British PM, David Cameron has written to his Australian Counterpart, Julia Gilllard, to congratulate her on her climate change policy — the Carbon Tax. The Sydney Morning Herald says,

“Your announcement sends a strong and clear signal that Australia is determined to make its contribution to addressing this challenge,” he said. “It will add momentum to those, in both the developed and developing world, who are serious about dealing with this urgent threat.”

Mr Cameron’s letter, dated July 22, is the second high-profile endorsement for Labor’s carbon tax plans in less than a week, after former British Labour prime minister Tony Blair, in Australia for a series of corporate speaking events, said reducing carbon-fuel dependence was an “intelligent” move being adopted around the world, during a joint press conference with Ms Gillard.

It ought to be funny that one PM who failed to win sufficient seats to win the election without forming a coalition is congratulating another in the same position, for her indifference to public opinion. David Vote-Blue-Go-Green Cameron, like his predecessors Brown and Blair have presided over a growing chasm that exists between the public and the political establishment. As I pointed out in the previous post, the UK’s energy and climate policies have resulted in rising prices, millions of UK households living in ‘fuel poverty’, and the possibility that energy intensive industries will leave these shores at the expense of many thousands of jobs, yet the Dept. of Energy and Climate Change’s priorities are with the mitigation of climate change. Climate change policies epitomise the indifference of politicians to the public’s concerns. Criticism of their policies is waved away as so much ‘denial’ of ‘the science’.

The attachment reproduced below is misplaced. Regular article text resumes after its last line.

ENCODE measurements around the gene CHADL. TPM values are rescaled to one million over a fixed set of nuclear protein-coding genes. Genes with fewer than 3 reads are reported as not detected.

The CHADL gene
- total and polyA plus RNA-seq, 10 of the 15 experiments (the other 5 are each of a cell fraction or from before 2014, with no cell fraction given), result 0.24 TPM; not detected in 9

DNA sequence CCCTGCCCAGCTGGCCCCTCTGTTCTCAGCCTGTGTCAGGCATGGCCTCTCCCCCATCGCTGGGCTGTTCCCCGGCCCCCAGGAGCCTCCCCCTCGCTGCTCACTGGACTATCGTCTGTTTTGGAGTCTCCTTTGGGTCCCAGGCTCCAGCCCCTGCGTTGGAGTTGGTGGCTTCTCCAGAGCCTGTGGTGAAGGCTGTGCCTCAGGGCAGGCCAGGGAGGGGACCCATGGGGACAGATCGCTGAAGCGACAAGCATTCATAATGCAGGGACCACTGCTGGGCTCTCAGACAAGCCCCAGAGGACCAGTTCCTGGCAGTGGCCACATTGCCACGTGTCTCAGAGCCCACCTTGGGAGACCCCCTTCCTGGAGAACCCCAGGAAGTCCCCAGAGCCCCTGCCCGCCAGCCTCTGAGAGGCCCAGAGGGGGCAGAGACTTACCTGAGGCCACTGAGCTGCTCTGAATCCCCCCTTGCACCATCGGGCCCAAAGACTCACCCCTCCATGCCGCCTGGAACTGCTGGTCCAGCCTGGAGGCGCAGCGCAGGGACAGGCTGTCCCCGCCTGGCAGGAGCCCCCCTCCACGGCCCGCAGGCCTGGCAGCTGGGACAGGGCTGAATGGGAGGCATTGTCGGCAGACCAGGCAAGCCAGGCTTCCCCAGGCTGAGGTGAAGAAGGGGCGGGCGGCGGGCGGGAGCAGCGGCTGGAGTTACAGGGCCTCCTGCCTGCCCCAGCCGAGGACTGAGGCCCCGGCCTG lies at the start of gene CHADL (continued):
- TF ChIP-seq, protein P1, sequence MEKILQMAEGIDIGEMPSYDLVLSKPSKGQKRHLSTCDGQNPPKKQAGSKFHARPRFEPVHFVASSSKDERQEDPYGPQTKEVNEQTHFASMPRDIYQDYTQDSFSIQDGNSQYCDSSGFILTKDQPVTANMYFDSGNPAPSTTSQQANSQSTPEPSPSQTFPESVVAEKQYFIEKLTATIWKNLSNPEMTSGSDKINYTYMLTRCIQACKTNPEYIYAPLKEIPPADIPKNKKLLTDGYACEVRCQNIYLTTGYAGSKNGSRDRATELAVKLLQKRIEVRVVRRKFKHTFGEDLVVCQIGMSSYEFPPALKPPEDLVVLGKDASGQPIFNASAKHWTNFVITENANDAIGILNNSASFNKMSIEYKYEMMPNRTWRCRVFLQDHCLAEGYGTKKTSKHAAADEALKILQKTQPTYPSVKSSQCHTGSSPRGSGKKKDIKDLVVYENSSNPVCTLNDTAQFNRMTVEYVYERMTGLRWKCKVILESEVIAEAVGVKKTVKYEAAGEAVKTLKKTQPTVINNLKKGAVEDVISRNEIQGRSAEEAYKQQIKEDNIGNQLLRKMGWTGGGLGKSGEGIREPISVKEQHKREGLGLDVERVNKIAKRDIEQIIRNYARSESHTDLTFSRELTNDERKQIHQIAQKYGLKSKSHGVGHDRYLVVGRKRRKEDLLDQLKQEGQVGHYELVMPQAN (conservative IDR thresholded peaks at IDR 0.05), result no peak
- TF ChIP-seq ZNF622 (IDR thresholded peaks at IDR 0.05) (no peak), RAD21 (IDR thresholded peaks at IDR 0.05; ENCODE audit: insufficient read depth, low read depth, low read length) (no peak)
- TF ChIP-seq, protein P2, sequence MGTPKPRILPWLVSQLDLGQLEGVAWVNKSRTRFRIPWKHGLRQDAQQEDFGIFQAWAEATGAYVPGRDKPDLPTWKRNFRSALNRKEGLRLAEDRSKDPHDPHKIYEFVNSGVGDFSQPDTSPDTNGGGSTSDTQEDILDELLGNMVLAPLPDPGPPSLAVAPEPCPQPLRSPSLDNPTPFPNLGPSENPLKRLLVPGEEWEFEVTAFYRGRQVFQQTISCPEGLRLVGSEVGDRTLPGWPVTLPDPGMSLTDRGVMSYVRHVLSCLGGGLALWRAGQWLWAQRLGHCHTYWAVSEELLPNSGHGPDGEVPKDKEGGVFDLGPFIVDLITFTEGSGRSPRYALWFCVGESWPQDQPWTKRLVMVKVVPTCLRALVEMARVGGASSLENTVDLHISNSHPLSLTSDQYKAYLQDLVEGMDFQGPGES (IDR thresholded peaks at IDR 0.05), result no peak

Nigel Lawson has stepped into the debate with some interesting comments in reply to Cameron’s letter. Says The Australian

While Baroness Thatcher was at the forefront of Britain’s moves to set up the Intergovernmental Panel on Climate Change, Lord Lawson said her motivation was to challenge the coalmining union and at the same raise support for nuclear power as a clean energy replacement for coal.

If there’s anybody still reading this blog who holds with the ‘watermelon thesis’ of environmentalism (why do it to yourself, why?), I’m sure the irony will be lost on them. Says Lawson…

“I was as close to Margaret Thatcher as anybody at the time. The fact is initially she felt this issue needed to be looked into, but she was agnostic as to whether it was a serious problem or not.

“She was instrumental in having the IPCC set up, but it has changed greatly from what she intended as a fact finding organisation to become a lobby group.”

“She did have reason for highlighting the possibility of global warming because the biggest threat to the UK energy security at the time was the stranglehold the Marxist National Union of Mine Workers had on the coal industry.

“She felt Britain should not be so dependent on coal. She was in favour of building up nuclear energy to break the dependence on coal and the main opposition to nuclear came from the environment movement. Mrs Thatcher thought she could trap them with the carbon emissions argument.”